|Maine House||District 151|
|Maine Senate||District 1|
|Area sq. mi.||(total) 40.5|
|Area sq. mi.||(land) 39.8|
Total=land+water; Land=land only
[wall-ah-GRASS] is a town in Aroostook County, incorporated on June 4, 1979 from Wallagrass Plantation, once known as Hancock Plantation.
Settled by Acadians, the town lies just south of Fort Kent on the Fish River, whose Eagle Lake outlet is in the southern portion of the township.
In the 1880’s Wallagrass had a population of 431 supporting three public schoolhouses. Having recovered population in the 20th century, it has consistently declined since 1980.
Soldier Pond, named after the bloodless Aroostook War, is a bulge in the Fish River. The Bangor and Aroostook Railroad hugs the west bank of the river and Eagle Lake from the town of Eagle Lake to Fort Kent. Wallagrass Station village is located at the southern end of the town, where Station Road leads to the shore of Eagle Lake.
The 2008 Comprehensive Plan offers these insights [edited and condensed]:
Wallagrass has two small villages, each with a small cluster of buildings. Most residents, however, are scattered throughout town on farms and single-family lots. The town has evolved into a bedroom community for people who work in the surrounding larger communities with a growing number of residents conducting full or part-time businesses from their homes.
The land is mostly hilly and wooded with scenic views and numerous streams feeding into the Fish River. The residents are interested in conserving the rural quality of life and in preserving the local cultural heritage and history. Although the population has become more diverse ethnically, the French culture remains strong.
There is a rich agricultural and forestry heritage, a range of cultural and historical resources, the promise of future small business development, a well developed and maintained trail system, quality water and air, a diversity of religious denominations, and accessible medical and emergency services..
Wallagrass Stream was once a producer of electric power at the Albert Michaud Dam. The power generated was supplementing the need for electricity in the Fort Kent area beginning in 1912.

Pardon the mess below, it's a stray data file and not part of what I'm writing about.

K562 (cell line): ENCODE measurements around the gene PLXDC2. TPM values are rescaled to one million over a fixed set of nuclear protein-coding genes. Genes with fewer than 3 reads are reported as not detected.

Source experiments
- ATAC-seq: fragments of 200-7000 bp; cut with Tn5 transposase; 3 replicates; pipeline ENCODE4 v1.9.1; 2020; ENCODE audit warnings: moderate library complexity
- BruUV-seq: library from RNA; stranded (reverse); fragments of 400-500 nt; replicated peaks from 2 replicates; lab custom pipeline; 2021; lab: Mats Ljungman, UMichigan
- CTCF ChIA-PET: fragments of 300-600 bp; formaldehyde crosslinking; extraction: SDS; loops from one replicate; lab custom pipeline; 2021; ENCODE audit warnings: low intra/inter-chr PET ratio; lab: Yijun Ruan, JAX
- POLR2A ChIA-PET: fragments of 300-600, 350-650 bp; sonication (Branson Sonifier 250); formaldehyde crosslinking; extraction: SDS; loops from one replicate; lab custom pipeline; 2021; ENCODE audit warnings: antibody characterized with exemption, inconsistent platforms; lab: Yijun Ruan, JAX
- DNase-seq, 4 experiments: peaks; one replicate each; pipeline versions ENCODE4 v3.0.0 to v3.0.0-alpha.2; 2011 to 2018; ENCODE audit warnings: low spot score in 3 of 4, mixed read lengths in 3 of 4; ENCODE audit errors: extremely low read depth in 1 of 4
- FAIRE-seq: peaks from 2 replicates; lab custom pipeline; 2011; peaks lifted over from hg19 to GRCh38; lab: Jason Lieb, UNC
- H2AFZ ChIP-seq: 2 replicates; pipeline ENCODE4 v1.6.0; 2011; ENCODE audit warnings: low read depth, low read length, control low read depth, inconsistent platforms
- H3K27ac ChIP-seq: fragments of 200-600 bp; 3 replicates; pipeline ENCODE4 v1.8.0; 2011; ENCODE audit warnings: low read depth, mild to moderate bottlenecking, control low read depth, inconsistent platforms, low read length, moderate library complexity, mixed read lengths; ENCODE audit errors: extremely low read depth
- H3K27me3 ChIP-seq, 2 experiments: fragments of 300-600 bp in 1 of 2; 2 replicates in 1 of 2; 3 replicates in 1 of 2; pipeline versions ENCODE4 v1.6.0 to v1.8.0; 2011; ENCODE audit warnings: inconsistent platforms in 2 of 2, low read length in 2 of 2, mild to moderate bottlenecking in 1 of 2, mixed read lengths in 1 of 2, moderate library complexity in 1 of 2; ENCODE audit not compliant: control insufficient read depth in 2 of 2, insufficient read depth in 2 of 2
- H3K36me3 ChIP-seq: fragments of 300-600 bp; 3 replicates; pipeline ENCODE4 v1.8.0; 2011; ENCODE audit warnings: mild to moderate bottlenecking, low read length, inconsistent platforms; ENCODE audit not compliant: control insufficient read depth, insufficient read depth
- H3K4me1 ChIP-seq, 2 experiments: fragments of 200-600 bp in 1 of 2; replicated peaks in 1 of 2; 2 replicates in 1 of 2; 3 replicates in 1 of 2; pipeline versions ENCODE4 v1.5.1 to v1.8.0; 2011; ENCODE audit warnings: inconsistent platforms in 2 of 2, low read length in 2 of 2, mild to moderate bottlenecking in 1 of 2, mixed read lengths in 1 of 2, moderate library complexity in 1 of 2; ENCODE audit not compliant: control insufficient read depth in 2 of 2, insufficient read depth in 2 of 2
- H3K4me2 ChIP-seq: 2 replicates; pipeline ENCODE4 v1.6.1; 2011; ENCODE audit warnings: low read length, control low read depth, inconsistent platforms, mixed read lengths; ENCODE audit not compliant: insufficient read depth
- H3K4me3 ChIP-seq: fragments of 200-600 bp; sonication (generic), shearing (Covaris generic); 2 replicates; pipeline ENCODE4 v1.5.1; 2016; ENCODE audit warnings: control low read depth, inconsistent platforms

There were several sawmills in town. One was in Soldier Pond, first owned by Nelson and later by Daigle & Sons, who were forced to close down during the Depression. Another was at Labbe Pond—it also folded in the Depression years. Some of the gravel pits in town have been in operation for several generations. There were also mills located on the Michaud Road, a sawmill along the Fish River near the present Sutton Siding Road, and a mill near the Carter Brook Tote Road.
Four schools were originally located in the town, two of which are still standing. One was a Boarding School located at the Convent in Wallagrass.
A Comprehensive Plan for the Town of Wallagrass. July 2008. http://www.maine.gov/spo/landuse/compplans/plans/wallagrass/WallagrassCP2008.pdf (accessed April 24, 2012)
Stadig, Rita B. Rita Stadig Collection, 1900-2009. (Cataloger Note: A variety of papers and photographs pertaining to the Stadig family and the history of the St. John Valley. The materials cover topics such as the lumber industry, Sweden and the Swedish colony of Aroostook County, World War II and the Fish River; Fort Kent, Wallagrass, and Madawaska are also represented by items in the collection.) [University of Maine at Fort Kent, Blake Library]
Wallagrass Comprehensive Plan, July 1986. Wallagrass, Me. Planning Board. 1986. [University of Maine, Raymond H. Fogler Library, Special Collections]
Wilson, Richard Edward. The Labbes of Wallagrass and Brunswick, Maine: A Study in Landscape, Community, and Family. Brunswick, Me. Richard Edward Wilson. 1997. (Thesis (MA)–Vermont College of Norwich University, 1997.) [University of Maine at Fort Kent, Blake Library]